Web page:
The Midlands' most powerful people are forming a 'super' leadership group, designed to kick-start jobs and housing across the region.
Formed by Minister for the West Midlands, Liam Byrne, the new West Midlands Leadership Group will aim to improve employment and housing standards. And it will be held accountable by the Minister himself, reporting back on its progress at sessions every two months.
The group includes the heads of a number of little-known but influential Government quangos, which between them spend billions of pounds of taxpayers' money.
The move comes as Mr Byrne was today set to host a conference at the University of Warwick to examine the challenges likely to face the region over the next 30 years.
Mr Byrne was appointed Minister for the West Midlands by Gordon Brown, shortly after the new Prime Minister took office in June.
He pledged at the time that his priority would be to "knock heads together" and ensure the region's many official agencies worked together effectively.
But Conservative Shadow Cabinet member Andrew Mitchell (Con Sutton Coldfield), Shadow Minister for Birmingham, feared the group would be no more than a "press release stunt".
And an alternative vision for local government was set out by Tory peer Lord Heseltine at the Conservative Party Conference in Blackpool yesterday, when he called for directly-elected mayors to take over the role of many government quangos.
Despite the success of high-profile developments in Birmingham, such as the new Bullring shopping centre, parts of the city continue to suffer from devastating levels of unemployment.
Birmingham includes the three constituencies in the whole of the UK with highest proportion of people out of work, according to House of Commons figures.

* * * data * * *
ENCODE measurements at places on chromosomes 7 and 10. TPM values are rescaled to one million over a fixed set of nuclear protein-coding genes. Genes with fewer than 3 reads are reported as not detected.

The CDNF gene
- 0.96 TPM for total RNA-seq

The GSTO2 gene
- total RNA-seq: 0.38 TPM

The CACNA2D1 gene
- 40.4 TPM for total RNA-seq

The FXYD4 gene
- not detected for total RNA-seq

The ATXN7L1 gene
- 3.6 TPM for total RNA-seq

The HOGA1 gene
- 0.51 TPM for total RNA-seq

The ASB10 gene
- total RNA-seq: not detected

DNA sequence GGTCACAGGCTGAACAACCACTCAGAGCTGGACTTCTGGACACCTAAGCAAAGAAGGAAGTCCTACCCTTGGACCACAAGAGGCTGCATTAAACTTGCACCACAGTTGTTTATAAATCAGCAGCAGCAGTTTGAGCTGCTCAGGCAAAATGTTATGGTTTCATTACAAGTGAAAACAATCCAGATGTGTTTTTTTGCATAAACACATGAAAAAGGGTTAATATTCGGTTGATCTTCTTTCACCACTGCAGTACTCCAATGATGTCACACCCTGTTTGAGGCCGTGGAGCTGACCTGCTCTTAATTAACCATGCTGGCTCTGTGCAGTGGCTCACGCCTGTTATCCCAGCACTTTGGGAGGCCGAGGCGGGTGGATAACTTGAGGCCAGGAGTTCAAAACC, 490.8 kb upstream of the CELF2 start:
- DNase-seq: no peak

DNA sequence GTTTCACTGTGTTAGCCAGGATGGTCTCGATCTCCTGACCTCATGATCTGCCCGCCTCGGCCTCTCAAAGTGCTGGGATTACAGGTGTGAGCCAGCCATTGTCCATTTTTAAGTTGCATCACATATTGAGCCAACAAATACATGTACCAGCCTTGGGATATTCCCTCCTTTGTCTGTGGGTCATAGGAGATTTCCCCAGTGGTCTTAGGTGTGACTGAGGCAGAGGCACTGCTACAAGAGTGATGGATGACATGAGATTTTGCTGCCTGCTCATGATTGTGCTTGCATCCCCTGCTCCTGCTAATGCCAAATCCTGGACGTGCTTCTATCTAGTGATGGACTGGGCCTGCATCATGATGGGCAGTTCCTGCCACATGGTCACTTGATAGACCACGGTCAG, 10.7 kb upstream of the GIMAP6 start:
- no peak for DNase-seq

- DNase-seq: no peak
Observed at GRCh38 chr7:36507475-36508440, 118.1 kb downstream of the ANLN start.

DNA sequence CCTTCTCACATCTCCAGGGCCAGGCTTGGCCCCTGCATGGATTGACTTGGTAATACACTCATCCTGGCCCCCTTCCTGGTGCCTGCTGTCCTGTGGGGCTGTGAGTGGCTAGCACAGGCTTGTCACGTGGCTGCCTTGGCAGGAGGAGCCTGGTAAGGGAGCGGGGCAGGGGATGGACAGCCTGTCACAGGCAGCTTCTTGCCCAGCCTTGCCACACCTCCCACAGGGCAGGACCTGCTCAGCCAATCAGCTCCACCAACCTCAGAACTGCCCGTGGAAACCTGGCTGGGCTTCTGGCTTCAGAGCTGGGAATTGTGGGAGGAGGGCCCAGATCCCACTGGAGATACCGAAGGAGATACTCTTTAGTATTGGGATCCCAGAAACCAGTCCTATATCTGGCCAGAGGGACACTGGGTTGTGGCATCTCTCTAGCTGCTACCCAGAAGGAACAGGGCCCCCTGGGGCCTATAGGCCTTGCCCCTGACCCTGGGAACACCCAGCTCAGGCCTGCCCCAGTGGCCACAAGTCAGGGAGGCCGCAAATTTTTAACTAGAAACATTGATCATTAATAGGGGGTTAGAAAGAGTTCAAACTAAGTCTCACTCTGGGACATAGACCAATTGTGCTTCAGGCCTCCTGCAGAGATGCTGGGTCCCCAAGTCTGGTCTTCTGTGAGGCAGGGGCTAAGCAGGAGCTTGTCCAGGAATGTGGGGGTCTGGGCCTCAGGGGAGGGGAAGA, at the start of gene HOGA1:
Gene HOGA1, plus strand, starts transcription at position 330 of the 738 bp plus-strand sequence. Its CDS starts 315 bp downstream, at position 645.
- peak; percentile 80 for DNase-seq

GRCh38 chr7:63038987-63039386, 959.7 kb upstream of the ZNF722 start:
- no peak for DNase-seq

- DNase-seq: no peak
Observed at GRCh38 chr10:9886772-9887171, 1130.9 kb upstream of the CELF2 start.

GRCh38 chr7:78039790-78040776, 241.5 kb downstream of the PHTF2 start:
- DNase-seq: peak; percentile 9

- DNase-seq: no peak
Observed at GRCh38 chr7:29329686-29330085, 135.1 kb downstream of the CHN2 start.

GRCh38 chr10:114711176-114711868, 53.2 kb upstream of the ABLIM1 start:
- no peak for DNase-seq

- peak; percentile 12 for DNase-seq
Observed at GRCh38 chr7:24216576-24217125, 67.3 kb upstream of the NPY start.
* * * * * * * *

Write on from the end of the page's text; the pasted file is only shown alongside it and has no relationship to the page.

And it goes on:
In Ladywood, 19 per cent of residents claimed Jobseeker's Allowance in July this year. In Sparkbrook and Small Heath the figure was 14.3 per cent while Hodge Hill, Mr Byrne's
constituency, has the third worst figure in the country with 11.4 per cent out of work. The West Midlands has also experienced rising house prices, with the average price of a home rising 5.5 per cent to £178,972 in the 12 months to July this year.
The West Midlands Leadership Group will identify issues where the Government is failing to meet the needs of the West Midlands, which Mr Byrne plans to take up with ministerial colleagues.
Members will include Trudi Elliot, of the Government Office for the West Midlands; John Edwards of Advantage West Midlands; Olwen Dutton of the West Midlands Regional Assembly, which is set ot be abolished; David Cragg of the Learning & Skills Council; Margaret Tovey of Job Centre Plus and and Cynthia Bower of West Midlands Strategic Health Authority.
Mr Byrne said: "I promised to Gordon Brown to develop new ways and means to speed up delivery of new jobs and new homes and that means getting the right team at the top.
"If we're to punch our weight in the world, we need to work together and communicate our ideas.
"So I am delighted that I am able to draw upon the wide range of expertise and knowledge that this group brings together.
"I look forward to working with each member of the group and working with my colleagues in government to further the interest of the West Midlands."
Business leaders offered a cautious welcome to the new group last night.
John Lamb, of Birmingham Chamber of Commerce, said: "This sounds like it could be a very useful body. We hope it gets things done and doesn't just become a talking shop, and we'll be watching what it achieves with interest."
The Warwick debate will begin with Mr Byrne setting out what the West Midlands could be like in 30 years time and challenge an audience of business leaders, politicians, entrepreneurs, public sector and young people to give their views on the key that will influence the future of the region. :